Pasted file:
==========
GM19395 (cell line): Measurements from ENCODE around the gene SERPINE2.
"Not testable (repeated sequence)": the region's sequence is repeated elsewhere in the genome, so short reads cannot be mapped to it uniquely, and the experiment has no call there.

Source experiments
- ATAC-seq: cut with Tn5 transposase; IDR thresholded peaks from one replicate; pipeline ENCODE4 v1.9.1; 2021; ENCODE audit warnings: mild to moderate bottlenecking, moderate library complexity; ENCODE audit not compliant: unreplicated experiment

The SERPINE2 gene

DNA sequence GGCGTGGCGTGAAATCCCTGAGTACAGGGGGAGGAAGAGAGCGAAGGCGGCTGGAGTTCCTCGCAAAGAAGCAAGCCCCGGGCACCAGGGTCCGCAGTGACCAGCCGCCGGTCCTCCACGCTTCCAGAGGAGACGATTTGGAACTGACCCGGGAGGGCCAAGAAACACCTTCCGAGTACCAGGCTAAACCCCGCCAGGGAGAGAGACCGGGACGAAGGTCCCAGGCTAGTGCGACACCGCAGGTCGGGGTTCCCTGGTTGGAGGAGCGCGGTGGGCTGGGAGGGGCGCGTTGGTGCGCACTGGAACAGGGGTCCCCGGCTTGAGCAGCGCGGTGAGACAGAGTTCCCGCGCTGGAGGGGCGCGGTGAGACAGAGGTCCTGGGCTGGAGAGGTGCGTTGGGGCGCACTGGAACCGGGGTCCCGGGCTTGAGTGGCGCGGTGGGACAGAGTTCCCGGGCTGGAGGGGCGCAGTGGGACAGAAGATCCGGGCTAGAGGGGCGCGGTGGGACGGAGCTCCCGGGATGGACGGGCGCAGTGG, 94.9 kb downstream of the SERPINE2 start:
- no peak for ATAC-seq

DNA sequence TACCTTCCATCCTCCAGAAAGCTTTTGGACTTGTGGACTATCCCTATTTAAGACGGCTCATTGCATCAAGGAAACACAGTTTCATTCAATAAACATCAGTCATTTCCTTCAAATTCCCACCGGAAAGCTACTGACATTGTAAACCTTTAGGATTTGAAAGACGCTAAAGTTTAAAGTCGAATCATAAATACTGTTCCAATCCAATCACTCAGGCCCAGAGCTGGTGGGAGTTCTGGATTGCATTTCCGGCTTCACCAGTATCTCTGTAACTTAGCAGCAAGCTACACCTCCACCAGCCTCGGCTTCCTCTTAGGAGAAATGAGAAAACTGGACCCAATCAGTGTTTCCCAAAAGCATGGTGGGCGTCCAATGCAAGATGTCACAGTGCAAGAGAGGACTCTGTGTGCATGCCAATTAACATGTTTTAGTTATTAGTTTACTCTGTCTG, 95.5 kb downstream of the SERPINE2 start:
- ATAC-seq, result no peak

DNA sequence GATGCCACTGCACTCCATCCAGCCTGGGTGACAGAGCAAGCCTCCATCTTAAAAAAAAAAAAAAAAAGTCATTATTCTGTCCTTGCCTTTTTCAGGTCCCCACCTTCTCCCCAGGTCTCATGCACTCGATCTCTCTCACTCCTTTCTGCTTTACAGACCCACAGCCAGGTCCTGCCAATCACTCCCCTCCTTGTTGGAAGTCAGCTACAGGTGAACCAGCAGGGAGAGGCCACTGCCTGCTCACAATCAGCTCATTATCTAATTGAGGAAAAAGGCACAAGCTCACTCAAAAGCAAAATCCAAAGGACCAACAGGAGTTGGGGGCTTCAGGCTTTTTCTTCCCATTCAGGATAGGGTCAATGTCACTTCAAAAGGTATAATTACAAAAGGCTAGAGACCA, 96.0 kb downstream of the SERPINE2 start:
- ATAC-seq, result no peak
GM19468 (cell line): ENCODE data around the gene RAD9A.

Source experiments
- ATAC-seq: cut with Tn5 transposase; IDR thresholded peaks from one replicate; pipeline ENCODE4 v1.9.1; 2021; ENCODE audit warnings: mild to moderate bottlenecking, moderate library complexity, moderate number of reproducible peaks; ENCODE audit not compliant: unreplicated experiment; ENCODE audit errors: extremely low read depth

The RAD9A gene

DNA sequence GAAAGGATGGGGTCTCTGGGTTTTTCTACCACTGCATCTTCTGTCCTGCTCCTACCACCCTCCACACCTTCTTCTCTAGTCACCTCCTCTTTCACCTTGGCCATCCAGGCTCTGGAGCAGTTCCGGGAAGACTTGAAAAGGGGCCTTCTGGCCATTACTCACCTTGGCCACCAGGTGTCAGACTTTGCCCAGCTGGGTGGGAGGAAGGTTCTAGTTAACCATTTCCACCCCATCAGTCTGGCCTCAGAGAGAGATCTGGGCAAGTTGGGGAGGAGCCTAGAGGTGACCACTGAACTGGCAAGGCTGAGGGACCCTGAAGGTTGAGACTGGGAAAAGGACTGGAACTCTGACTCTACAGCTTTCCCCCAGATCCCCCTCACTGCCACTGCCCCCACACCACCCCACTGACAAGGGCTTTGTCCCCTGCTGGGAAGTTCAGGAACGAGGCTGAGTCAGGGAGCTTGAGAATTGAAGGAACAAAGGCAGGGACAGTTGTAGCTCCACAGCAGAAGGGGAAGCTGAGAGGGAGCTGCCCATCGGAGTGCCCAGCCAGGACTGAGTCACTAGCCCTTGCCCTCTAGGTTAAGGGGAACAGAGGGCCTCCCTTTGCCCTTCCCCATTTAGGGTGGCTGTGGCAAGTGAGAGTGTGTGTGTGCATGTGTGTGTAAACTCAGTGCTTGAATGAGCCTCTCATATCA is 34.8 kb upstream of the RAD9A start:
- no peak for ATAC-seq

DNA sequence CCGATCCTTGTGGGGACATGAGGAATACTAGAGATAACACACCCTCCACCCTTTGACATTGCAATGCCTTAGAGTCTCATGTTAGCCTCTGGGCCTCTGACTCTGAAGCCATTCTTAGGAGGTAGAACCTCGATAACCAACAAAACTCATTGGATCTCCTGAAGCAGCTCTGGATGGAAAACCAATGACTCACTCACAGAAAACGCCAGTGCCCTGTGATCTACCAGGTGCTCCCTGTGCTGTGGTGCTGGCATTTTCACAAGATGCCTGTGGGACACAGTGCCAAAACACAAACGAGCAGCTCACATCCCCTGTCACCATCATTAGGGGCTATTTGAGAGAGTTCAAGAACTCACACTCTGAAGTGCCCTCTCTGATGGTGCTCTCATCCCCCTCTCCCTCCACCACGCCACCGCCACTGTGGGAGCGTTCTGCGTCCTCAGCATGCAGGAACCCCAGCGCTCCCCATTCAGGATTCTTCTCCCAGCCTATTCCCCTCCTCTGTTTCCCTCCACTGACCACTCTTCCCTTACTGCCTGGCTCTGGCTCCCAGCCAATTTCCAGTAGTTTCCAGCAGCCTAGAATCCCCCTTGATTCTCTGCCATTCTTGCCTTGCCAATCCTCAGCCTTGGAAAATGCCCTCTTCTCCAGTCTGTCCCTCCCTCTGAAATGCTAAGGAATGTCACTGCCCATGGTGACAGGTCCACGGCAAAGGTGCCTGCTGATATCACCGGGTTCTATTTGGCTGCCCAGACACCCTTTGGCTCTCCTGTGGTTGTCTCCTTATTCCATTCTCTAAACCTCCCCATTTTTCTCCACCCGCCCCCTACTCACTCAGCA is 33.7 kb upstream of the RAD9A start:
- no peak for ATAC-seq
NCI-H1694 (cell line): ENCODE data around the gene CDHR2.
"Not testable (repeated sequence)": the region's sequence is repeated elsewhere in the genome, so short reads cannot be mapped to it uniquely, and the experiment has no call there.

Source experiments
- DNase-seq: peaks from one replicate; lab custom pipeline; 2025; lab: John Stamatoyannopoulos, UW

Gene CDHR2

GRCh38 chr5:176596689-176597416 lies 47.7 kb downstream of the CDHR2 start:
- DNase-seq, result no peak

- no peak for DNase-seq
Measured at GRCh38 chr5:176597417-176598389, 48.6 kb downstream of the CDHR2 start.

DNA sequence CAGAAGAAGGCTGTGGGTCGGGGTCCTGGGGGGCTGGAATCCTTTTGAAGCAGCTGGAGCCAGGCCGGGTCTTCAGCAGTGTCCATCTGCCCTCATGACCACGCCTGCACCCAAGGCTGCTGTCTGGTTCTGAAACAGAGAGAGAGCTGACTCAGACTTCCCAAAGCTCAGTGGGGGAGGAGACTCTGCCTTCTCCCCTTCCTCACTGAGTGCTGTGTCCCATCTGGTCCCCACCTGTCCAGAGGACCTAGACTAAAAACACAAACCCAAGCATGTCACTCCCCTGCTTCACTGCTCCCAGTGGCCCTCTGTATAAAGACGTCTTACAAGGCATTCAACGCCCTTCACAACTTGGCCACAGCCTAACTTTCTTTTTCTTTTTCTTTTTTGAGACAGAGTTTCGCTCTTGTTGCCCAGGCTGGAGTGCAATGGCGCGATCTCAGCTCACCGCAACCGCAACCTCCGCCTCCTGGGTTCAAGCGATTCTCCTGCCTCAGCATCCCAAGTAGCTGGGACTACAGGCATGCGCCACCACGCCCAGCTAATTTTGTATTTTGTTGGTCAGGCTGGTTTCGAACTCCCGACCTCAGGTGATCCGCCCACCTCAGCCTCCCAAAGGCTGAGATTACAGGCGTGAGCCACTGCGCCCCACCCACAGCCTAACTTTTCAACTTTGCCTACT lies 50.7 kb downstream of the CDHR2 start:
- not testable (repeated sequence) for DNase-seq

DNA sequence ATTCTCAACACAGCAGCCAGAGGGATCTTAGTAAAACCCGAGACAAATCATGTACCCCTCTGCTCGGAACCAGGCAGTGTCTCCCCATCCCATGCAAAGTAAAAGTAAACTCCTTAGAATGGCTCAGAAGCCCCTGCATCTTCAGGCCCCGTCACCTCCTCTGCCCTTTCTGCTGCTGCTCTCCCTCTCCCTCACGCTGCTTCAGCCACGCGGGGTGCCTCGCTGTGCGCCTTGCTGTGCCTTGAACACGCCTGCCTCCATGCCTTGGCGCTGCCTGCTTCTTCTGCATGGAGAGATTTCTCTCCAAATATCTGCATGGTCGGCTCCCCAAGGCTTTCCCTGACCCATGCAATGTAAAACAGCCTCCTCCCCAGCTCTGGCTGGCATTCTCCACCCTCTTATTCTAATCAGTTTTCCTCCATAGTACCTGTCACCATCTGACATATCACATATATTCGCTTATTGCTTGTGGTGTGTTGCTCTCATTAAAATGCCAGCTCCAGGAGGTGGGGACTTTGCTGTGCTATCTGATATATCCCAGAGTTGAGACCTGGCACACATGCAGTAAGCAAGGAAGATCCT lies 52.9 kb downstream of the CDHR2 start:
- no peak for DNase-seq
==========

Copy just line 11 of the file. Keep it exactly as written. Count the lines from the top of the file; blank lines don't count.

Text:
- ATAC-seq, result no peak